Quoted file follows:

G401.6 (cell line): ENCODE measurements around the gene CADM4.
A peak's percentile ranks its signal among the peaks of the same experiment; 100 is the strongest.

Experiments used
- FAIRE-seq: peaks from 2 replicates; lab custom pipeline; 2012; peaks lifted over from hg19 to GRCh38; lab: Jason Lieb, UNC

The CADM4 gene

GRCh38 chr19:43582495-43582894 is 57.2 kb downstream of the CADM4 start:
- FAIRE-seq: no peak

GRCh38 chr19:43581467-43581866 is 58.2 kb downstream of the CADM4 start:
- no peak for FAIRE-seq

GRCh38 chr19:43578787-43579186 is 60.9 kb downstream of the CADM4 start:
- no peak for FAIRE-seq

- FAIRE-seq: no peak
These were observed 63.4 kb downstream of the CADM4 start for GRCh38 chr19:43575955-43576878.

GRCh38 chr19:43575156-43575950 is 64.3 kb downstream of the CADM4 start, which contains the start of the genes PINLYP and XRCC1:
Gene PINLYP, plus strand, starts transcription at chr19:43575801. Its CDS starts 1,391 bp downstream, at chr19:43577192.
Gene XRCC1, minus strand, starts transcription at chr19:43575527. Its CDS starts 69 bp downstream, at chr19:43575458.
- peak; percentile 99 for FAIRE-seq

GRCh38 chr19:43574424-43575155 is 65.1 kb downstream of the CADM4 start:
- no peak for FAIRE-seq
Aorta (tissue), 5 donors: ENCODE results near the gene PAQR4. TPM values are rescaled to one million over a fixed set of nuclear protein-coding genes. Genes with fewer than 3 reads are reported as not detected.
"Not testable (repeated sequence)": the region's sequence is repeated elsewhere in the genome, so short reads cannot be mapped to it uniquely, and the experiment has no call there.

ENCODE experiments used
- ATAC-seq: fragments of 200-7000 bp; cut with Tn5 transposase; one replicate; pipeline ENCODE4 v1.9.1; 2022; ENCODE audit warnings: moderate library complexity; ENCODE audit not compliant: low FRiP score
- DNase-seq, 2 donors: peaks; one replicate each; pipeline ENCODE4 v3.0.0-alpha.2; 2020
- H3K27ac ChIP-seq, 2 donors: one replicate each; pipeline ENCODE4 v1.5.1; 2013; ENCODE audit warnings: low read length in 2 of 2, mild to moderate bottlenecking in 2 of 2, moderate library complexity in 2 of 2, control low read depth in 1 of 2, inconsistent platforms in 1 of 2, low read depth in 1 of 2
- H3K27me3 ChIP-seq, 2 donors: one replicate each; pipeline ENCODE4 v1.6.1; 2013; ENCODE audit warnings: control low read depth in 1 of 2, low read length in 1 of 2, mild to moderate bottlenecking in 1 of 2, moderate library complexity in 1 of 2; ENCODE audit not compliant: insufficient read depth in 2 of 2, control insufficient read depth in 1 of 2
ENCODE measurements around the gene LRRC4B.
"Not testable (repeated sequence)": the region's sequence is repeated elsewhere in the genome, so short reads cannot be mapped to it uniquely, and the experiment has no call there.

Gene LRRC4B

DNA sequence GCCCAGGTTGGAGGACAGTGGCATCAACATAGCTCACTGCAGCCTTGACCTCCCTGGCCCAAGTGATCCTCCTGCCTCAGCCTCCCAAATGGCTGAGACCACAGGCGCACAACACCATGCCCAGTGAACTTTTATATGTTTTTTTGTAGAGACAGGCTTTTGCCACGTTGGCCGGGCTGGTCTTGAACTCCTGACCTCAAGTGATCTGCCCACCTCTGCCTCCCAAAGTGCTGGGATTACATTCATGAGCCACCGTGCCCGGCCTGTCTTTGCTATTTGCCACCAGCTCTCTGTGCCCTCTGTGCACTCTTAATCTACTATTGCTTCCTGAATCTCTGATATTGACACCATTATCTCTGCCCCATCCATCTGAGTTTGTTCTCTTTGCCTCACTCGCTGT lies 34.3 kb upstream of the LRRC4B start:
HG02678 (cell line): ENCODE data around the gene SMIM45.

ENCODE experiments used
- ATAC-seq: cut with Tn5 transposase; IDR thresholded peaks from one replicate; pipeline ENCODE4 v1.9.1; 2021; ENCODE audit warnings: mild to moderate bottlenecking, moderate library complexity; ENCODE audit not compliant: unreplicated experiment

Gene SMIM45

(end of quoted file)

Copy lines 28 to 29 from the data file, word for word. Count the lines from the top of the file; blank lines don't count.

"Not testable (repeated sequence)": the region's sequence is repeated elsewhere in the genome, so short reads cannot be mapped to it uniquely, and the experiment has no call there.

Gene LRRC4B